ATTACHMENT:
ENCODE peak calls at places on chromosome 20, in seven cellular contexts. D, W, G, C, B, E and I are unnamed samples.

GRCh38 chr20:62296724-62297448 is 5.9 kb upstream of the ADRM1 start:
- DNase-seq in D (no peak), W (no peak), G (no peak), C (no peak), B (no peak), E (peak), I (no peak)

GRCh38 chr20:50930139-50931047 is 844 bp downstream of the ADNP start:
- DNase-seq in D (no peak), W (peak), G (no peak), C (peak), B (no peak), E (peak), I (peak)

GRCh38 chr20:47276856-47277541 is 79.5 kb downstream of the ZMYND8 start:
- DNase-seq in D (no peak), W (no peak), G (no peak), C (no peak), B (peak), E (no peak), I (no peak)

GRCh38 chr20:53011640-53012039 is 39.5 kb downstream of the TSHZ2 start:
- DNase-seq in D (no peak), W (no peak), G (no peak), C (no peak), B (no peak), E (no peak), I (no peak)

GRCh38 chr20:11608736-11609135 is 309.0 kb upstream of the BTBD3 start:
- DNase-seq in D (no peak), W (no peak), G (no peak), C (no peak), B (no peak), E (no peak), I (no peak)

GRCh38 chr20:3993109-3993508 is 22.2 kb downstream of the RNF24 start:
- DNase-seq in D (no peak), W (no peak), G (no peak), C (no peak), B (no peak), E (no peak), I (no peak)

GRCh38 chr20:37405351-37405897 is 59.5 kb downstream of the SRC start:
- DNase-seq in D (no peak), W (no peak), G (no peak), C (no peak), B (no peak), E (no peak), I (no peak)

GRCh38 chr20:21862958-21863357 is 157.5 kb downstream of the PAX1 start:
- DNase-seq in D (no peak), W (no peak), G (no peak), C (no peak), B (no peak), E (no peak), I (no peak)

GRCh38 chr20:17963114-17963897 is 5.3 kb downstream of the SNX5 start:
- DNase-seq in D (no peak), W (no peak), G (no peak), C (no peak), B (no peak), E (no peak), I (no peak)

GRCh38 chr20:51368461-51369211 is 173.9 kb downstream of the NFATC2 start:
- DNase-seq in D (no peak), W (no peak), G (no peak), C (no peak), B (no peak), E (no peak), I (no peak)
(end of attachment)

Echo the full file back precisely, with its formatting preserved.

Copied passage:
ENCODE peak calls at places on chromosome 20, in seven cellular contexts. D, W, G, C, B, E and I are unnamed samples.

GRCh38 chr20:62296724-62297448 is 5.9 kb upstream of the ADRM1 start:
- DNase-seq in D (no peak), W (no peak), G (no peak), C (no peak), B (no peak), E (peak), I (no peak)

GRCh38 chr20:50930139-50931047 is 844 bp downstream of the ADNP start:
- DNase-seq in D (no peak), W (peak), G (no peak), C (peak), B (no peak), E (peak), I (peak)

GRCh38 chr20:47276856-47277541 is 79.5 kb downstream of the ZMYND8 start:
- DNase-seq in D (no peak), W (no peak), G (no peak), C (no peak), B (peak), E (no peak), I (no peak)

GRCh38 chr20:53011640-53012039 is 39.5 kb downstream of the TSHZ2 start:
- DNase-seq in D (no peak), W (no peak), G (no peak), C (no peak), B (no peak), E (no peak), I (no peak)

GRCh38 chr20:11608736-11609135 is 309.0 kb upstream of the BTBD3 start:
- DNase-seq in D (no peak), W (no peak), G (no peak), C (no peak), B (no peak), E (no peak), I (no peak)

GRCh38 chr20:3993109-3993508 is 22.2 kb downstream of the RNF24 start:
- DNase-seq in D (no peak), W (no peak), G (no peak), C (no peak), B (no peak), E (no peak), I (no peak)

GRCh38 chr20:37405351-37405897 is 59.5 kb downstream of the SRC start:
- DNase-seq in D (no peak), W (no peak), G (no peak), C (no peak), B (no peak), E (no peak), I (no peak)

GRCh38 chr20:21862958-21863357 is 157.5 kb downstream of the PAX1 start:
- DNase-seq in D (no peak), W (no peak), G (no peak), C (no peak), B (no peak), E (no peak), I (no peak)

GRCh38 chr20:17963114-17963897 is 5.3 kb downstream of the SNX5 start:
- DNase-seq in D (no peak), W (no peak), G (no peak), C (no peak), B (no peak), E (no peak), I (no peak)

GRCh38 chr20:51368461-51369211 is 173.9 kb downstream of the NFATC2 start:
- DNase-seq in D (no peak), W (no peak), G (no peak), C (no peak), B (no peak), E (no peak), I (no peak)